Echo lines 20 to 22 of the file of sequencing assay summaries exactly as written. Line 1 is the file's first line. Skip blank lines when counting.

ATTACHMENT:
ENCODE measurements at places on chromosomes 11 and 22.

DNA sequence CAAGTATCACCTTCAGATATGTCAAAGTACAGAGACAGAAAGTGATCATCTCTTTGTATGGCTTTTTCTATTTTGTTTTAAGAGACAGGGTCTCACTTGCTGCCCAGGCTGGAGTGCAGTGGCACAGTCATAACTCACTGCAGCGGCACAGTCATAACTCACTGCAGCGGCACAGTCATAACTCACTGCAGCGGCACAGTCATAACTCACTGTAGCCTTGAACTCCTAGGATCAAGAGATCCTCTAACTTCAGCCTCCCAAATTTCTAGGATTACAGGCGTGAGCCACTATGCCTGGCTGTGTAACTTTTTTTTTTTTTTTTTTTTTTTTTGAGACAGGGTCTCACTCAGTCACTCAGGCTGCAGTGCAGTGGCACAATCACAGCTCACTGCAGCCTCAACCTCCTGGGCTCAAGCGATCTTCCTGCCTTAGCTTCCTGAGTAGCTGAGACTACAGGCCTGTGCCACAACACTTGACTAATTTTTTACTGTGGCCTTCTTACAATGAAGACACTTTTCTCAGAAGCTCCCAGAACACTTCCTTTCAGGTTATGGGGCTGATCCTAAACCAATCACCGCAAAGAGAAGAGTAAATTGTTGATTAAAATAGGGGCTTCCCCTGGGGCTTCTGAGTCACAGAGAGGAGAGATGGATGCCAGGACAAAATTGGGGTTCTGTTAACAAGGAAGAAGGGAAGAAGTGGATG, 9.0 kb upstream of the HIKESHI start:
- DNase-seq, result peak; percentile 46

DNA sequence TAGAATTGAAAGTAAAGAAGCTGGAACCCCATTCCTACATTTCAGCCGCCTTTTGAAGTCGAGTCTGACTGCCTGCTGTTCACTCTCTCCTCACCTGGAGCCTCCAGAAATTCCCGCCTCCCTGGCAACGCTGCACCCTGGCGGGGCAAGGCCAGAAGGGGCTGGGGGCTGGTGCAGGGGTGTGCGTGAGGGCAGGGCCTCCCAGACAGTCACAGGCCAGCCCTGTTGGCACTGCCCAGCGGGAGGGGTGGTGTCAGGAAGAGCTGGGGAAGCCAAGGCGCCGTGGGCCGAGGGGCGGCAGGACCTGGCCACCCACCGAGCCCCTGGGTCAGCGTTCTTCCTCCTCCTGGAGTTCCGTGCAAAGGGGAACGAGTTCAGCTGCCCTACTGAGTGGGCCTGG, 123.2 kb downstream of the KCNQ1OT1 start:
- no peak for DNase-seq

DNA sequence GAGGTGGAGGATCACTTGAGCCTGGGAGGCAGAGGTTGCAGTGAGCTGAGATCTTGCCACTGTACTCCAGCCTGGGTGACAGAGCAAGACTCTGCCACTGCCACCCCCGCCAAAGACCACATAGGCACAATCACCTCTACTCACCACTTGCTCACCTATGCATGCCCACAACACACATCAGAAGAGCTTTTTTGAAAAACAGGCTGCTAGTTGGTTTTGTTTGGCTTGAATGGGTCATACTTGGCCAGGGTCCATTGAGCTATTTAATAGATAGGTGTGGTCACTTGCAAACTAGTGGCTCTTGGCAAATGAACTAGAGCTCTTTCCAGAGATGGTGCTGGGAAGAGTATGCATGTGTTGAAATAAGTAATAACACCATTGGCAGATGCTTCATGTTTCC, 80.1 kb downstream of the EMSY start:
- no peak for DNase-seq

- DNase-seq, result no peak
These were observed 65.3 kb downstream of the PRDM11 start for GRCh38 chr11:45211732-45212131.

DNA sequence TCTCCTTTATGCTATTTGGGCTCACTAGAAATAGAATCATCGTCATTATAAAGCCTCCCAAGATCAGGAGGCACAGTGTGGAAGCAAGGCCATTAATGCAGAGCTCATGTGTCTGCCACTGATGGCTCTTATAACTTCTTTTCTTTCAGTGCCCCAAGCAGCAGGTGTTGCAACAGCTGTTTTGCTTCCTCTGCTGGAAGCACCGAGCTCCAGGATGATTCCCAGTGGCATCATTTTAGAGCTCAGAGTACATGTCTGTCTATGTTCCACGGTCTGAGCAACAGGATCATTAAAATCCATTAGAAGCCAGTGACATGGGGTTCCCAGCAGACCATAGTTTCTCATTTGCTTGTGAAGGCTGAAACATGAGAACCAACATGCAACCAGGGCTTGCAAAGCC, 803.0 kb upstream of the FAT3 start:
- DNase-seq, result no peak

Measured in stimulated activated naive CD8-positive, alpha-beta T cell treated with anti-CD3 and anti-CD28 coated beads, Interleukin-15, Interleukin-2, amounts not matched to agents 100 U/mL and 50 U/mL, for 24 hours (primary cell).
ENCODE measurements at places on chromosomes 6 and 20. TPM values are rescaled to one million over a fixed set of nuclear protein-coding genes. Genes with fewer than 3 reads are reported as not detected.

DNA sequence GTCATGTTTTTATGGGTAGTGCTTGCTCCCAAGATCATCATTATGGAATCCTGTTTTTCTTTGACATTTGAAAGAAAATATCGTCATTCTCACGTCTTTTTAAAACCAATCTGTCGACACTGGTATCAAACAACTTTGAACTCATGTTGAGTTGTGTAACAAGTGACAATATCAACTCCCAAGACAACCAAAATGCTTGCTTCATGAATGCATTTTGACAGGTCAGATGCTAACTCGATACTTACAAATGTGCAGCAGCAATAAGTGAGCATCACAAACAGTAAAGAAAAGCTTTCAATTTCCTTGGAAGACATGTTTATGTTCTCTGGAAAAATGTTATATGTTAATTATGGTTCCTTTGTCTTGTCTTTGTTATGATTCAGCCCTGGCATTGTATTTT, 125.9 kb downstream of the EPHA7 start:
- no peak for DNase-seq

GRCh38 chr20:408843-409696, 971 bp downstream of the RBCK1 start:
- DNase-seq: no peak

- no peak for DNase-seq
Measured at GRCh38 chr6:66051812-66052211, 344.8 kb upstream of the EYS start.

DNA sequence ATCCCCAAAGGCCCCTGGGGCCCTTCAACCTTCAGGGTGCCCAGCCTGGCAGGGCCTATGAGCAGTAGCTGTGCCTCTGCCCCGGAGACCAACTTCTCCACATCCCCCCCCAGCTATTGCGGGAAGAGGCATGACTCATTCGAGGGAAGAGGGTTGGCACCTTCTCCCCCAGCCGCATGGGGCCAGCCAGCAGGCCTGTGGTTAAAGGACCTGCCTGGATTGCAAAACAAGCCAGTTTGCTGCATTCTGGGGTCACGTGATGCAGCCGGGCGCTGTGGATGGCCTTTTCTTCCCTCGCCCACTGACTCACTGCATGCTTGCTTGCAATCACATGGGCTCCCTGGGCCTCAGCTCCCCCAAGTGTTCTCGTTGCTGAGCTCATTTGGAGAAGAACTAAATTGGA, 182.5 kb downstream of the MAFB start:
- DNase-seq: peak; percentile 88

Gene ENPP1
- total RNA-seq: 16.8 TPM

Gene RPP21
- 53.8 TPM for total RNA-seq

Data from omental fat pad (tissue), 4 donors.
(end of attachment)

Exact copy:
DNA sequence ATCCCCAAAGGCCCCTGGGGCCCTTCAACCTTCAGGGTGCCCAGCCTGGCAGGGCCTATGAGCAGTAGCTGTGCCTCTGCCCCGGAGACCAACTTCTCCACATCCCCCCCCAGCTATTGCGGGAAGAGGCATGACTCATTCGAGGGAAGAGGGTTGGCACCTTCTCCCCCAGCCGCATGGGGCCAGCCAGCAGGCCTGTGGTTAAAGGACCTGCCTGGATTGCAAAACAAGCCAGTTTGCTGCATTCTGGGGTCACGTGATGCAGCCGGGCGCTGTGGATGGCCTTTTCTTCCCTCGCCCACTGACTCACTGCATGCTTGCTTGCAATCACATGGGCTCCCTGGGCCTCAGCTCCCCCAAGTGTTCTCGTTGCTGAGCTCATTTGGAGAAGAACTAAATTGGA, 182.5 kb downstream of the MAFB start:
- DNase-seq: peak; percentile 88

Gene ENPP1